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Social Commentary In Ray Bradbury's Fahrenheit 451

732 words - 3 pages

Albert Einstein once said “…Imagination is more important than knowledge…” but what if people lived in a world that restrained them from obtaining both knowledge and imagination. In the book Fahrenheit 451 by Ray Bradbury, the main character, Montag, expresses his emotions by showing the importance of social values. Throughout the novel, the secretive ways of a powerful force are exploited, the book also shows the faults in a new technological world, and the author shows the naïve way an average citizen in a dystopian society thinks.
As the novel begins to unfold, Bradbury displays an act of rebellion starting to rise, shown throughout some of the characters feelings. Clarisse, a young and ...view middle of the document...

The Hound is a mechanical dog, which goes after anyone who tries to learn and experience new things. As this quote shows, technology is taking the place of humans, this technology cannot have emotions and the outcome of this is heartless actions. When the abundance of technological resources increases so does the amount of fear each person has towards the way they lead their lives. This fear makes them work harder and break away from their previous ways. So, the faults in a technological world are shown when people start to resist what is forced upon them.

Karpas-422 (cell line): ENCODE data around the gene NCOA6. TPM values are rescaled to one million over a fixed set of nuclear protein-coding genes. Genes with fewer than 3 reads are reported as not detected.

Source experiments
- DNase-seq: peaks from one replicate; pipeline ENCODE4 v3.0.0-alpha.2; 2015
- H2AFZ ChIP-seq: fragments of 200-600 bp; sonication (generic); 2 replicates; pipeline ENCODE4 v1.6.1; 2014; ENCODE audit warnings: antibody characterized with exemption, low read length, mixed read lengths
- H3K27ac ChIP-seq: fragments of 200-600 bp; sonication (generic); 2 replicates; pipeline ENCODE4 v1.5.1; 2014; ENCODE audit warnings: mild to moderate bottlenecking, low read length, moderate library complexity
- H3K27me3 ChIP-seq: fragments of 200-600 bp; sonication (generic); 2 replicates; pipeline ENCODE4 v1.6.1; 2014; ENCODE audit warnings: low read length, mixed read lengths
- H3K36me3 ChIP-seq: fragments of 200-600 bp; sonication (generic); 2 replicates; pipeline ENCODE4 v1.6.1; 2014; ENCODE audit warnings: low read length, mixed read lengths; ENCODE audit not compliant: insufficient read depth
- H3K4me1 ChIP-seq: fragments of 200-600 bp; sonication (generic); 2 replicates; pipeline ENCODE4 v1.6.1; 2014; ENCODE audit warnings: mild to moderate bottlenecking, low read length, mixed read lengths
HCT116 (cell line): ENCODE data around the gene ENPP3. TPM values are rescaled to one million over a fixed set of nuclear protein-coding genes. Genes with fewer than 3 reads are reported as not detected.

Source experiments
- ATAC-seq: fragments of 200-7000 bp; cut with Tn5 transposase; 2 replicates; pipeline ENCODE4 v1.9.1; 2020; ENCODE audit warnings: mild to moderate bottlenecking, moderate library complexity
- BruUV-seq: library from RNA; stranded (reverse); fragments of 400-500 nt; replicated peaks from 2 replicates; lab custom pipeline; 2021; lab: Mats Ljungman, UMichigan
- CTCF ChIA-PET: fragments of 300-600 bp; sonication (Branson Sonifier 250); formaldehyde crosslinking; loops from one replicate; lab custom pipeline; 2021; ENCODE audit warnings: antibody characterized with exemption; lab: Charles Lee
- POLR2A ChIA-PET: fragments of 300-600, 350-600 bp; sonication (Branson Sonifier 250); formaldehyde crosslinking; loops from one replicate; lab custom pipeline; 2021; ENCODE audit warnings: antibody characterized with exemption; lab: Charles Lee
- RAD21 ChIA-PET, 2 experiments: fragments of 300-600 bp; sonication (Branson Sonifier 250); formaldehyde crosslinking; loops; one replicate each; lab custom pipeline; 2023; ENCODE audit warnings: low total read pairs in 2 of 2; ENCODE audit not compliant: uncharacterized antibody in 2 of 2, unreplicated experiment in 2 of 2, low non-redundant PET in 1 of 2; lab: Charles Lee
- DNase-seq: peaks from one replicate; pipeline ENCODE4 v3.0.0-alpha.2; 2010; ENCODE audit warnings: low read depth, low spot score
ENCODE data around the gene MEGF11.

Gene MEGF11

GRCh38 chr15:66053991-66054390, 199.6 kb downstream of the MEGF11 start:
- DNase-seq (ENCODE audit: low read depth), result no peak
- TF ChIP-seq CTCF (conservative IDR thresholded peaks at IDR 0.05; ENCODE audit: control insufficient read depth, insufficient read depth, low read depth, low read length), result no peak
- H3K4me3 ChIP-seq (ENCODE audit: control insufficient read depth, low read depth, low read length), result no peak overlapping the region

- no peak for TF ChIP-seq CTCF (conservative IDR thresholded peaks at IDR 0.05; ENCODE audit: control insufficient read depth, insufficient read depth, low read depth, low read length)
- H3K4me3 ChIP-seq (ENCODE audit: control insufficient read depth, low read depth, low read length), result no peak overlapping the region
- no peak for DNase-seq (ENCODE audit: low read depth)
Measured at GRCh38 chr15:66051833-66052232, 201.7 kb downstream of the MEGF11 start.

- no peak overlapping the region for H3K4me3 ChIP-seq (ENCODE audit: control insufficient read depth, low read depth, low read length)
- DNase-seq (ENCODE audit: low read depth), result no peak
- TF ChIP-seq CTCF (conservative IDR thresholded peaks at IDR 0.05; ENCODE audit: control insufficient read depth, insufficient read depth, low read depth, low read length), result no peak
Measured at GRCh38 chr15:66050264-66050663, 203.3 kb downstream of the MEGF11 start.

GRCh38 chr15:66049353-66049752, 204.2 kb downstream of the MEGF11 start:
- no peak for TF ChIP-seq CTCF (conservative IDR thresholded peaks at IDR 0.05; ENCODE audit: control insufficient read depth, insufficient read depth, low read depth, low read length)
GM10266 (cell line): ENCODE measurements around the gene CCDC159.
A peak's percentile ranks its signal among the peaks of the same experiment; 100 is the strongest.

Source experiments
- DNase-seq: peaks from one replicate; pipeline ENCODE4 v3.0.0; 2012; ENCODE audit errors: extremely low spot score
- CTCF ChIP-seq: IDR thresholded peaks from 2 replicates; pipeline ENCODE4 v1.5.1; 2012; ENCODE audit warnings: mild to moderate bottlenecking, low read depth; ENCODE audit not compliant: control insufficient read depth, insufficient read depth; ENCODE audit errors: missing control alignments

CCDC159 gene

In a dystopian society, people are pushed to think about social values in a specific way, which is not their own. Rarely, do they realize this is occurring, but if they do they have the choice to either do something about it or ignore and keep living meaningless lives. As described by Ray Bradbury, “He searched the house and found the books where Mildred had stacked them behind the refrigerator” (Bradbury 102). This quote shows that Mildred, Montag’s wife, is aware that she is not free thinking and try’s to hide it. Mildred is not brave...

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